Josiah Hamill, the 2014 First Prize Winner, is a violin student of Linda Wang at the Lamont School of Music at the University of Denver. He has appeared as soloist with the Denver Young Artists Orchestra and Littleton Symphony and has been a member of the DYAO, DYAO Conservatory Orchestra, Littleton Symphony and Colorado Young Sinfonia. Hamill is a past volunteer member of the Veteran’s Administration National Medical Musical Group orchestra and the Colorado Symphony’s Instrument Petting Zoo event for young and underprivileged children. A member of DU’s prestigious Joint Dean’s List and Hornbeck Scholars, sustaining a 4.0 GPA while keeping a rigorous schedule of classes, Hamill is proficient in violin, piano, and pipe organ, and maintains a piano teaching studio.


About the Arapahoe Philharmonic

Founded in 1953, the Arapahoe Philharmonic is among the longest established, continuously operating musical resources in Colorado. After thriving under just two conductors between 1953 and 2012, T. Gordon Parks and Vincent C. LaGuardia, Jr., we celebrate our 60th anniversary season with an exciting new conductor, Devin Patrick Hughes. The orchestra’s musicians are primarily volunteers playing for the love of music, with a core of compensated section principals who provide technical leadership and support the excellence of performance.


Concerts in our home of Mission Hills Church in Littleton feature repertoire spanning the centuries, from the great masters to composers of the current day. The Philharmonic is invested in future generations, presenting annual children's concerts, sponsoring outreach to schools, and presenting two collegiate-level competitions, the T. Gordon Parks Memorial Collegiate Concerto Competition and the Vincent C. LaGuardia, Jr. Collegiate Conducting Competition.




Massive Mid-Century Masterpieces Link Two Modern Composers: John Cage & Olivier Messiaen Shared Their Piano Cycles in Paris

Dedicated Proponents, Pianists Adam Tendler & Christopher Taylor Will Reveal the Intricacies of These Linked Works in a Pair of Linked Concerts at Jacaranda Music’s February 22nd Mid-Century Modern Program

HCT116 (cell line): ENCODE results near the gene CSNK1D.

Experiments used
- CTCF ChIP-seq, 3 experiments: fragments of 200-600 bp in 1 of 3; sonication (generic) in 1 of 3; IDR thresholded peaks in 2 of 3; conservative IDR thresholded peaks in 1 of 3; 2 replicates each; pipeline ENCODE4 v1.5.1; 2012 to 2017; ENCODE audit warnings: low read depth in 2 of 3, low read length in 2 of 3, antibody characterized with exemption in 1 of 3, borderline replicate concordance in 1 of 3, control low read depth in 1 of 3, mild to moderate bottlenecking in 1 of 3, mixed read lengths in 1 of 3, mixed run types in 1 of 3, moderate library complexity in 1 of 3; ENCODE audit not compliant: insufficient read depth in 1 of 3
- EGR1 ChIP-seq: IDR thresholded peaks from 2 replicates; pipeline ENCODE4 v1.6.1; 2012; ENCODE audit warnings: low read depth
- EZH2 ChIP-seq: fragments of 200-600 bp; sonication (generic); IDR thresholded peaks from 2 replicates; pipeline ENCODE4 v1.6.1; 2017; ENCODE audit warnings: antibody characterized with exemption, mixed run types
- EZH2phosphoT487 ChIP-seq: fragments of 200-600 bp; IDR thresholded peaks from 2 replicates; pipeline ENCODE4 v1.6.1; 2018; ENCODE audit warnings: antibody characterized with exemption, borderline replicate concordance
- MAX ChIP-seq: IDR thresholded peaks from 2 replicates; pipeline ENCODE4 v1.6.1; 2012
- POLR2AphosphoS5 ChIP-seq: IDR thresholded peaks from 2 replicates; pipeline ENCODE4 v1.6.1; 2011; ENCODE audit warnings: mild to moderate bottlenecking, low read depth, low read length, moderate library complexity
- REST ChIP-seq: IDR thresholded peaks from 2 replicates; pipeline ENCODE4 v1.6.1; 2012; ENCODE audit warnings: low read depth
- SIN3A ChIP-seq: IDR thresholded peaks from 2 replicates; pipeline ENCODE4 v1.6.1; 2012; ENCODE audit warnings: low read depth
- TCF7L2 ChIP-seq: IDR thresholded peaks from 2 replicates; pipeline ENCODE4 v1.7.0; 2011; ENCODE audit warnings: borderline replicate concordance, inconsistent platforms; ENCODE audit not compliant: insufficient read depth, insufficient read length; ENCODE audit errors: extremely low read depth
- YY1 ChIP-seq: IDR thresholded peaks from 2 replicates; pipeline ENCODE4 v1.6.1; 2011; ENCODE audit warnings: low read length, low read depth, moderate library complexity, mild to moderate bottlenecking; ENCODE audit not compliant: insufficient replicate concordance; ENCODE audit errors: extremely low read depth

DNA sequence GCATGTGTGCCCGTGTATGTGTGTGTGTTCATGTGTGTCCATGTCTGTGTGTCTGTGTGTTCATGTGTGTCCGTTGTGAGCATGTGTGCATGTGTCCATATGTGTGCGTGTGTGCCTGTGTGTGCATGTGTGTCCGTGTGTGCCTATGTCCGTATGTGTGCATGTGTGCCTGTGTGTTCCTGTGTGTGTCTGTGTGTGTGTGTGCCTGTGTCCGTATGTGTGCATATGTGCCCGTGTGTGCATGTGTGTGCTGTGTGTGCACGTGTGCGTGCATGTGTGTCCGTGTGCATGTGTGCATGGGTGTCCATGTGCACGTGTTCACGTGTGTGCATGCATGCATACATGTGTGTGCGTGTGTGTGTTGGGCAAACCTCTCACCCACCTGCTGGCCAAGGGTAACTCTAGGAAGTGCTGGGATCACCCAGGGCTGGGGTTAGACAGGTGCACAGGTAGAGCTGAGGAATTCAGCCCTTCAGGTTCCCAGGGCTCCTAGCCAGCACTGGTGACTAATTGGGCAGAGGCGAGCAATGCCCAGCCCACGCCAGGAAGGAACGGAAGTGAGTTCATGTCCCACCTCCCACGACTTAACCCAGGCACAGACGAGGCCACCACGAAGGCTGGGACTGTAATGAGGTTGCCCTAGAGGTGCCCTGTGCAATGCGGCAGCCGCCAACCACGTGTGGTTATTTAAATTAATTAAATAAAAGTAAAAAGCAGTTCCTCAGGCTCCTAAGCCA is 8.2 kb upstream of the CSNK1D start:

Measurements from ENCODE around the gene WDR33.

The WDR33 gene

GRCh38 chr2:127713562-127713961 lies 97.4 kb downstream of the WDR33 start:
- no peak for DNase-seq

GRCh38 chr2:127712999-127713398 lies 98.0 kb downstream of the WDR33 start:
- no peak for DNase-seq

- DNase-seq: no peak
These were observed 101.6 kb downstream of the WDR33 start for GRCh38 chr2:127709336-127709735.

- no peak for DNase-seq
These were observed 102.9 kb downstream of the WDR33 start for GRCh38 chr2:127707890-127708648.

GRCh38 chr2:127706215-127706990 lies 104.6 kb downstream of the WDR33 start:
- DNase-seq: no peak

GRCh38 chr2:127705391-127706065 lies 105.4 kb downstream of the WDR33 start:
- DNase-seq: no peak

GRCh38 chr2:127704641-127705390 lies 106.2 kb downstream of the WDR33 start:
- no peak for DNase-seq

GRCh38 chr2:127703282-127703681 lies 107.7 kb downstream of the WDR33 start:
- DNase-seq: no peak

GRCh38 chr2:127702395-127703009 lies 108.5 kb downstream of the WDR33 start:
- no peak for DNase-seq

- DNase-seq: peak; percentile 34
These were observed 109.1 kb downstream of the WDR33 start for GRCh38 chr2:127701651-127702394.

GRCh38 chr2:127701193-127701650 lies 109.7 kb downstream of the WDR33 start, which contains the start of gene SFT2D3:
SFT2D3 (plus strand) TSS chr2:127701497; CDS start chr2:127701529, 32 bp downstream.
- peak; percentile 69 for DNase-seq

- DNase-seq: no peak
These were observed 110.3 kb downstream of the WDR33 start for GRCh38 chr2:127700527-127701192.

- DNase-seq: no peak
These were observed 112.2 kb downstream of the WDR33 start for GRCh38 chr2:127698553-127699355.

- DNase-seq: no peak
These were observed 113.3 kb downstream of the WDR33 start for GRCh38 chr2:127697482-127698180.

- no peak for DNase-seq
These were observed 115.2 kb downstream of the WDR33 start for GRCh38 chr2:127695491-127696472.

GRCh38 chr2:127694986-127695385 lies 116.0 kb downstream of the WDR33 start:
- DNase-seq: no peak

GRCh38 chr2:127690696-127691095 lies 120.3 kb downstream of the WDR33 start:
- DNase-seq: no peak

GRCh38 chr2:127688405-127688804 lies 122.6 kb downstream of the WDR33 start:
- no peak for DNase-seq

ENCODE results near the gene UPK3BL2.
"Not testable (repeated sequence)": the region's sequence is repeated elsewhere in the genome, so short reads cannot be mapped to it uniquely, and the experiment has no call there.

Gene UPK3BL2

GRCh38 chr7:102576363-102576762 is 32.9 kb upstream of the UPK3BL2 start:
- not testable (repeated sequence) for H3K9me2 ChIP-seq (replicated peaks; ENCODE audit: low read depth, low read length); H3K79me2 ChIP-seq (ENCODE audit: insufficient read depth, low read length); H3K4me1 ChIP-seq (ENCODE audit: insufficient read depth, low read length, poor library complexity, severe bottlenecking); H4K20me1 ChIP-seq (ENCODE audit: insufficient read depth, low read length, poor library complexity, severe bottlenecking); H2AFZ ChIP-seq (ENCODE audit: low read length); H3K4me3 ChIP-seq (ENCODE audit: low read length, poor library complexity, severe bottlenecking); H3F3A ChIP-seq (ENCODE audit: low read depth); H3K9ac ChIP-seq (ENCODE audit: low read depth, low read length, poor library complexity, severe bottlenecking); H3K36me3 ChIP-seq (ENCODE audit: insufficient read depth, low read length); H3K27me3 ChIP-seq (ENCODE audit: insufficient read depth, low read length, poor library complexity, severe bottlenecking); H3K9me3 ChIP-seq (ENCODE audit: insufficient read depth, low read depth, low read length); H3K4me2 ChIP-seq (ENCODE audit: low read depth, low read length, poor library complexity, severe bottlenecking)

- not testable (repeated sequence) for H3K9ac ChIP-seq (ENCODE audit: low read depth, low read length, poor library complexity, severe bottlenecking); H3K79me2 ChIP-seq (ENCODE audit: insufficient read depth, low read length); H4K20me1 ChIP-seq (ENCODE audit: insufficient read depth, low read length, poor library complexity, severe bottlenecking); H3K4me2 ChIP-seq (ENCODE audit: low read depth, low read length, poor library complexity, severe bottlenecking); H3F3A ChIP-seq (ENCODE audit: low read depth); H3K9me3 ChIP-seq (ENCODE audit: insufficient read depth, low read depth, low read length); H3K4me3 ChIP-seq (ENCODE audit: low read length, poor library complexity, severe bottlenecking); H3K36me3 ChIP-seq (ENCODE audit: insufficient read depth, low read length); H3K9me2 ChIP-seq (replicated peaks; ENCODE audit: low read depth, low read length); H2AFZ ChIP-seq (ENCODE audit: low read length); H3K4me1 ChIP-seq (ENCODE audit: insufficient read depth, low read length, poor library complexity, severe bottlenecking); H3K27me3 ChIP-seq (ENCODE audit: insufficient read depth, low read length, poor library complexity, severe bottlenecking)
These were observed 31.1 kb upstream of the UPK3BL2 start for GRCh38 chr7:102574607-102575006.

Jacaranda's 10th anniversary season continues on Saturday, February 22, 2014 with a dinner break — a break that separates the performances of two 20-movement mid-twentieth-century masterworks by John Cage and Olivier Messiaen. Each cycle is played by an American pianist with whom the music has become synonymous: Adam Tendler and Christopher Taylor, respectively. The consecutive concerts (Tendler at 5:00 p.m. and Taylor at 7:30 p.m.) will take place at First Presbyterian Church of Santa Monica, 1220 Second Street, Santa Monica, CA 90401.

Jacaranda’s first decade gave extensive attention to the centenaries of Messiaen (1908-92) and Cage (1912-89). As a nod to that legacy, artistic director Patrick Scott chose for the 10th anniversary two works for solo piano that link the composers after World War II: Cage’s “Sonatas& Interludes” (1946-48) for prepared piano, and Messiaen’s “Vingt Regards sur l'Enfant Jesus” (1944). Both works were influenced in very different ways by the philosophy and music of India. Cage performed his cycle for Messiaen in Paris in 1949, and Messiaen reciprocated with a performance of his cycle by Yvonne Loriod, the work’s extravagantly talented dedicatee, who would eventually become Messiaen’s wife.

Tendler, described as "an exuberantly expressive pianist" who "vividly displayed his enthusiasm for every phrase" by Los Angeles Times music critic Mark Swed, will perform the 60-minute Cage work at 5 p.m. without pause and from memory. Recognized by the American Pianists Association, Tendler has performed modern American piano music in all of the United States.

After a dinner break, Taylor, bronze medalist at the 1993 Van Cliburn International Piano Competition and called "one of the most impressive young pianists on the horizon today" by the Washington Post, will perform the two-hour Messiaen work from memory at 7:30 p.m. with an intermission. Taylor’s "...blazing performance of Messiaen's [''Twenty Ways of Looking at the Infant Jesus'']… is likely to stand as a point of reference for many seasons to come," wrote the Boston Globe.

The massive piano masterpiece has additional significance for Jacaranda. Messiaen’s work was the centerpiece of a one-off, three-concert celebration organized in 2002 by series founders Scott and Mark Alan Hilt to observe the 10th anniversary of the composer’s death. The mini-festival’s location was First Presbyterian Church of Santa Monica, where Hilt would soon be appointed Music Director. The enterprise grabbed the attention of the Los Angeles Times’ Swed, who noted that, while there had been an abundance of Messiaen tributes in the world’s major cities, only the enterprising duo ventured a Southern California tribute. Nine months later, Jacaranda was born.

General admission tickets for either of the February 22 Cage/Tendler or Messiaen/Taylor concerts alone are $35; $20 for students. Admission to both concerts is $60; $30 for students. For tickets and a restaurant guide, as well as special Jacaranda food and beverage discounts, go to jacarandamusic.org. Tickets are sold online or at the door. Information: (213) 483-0216.

Monday, February 17, 2014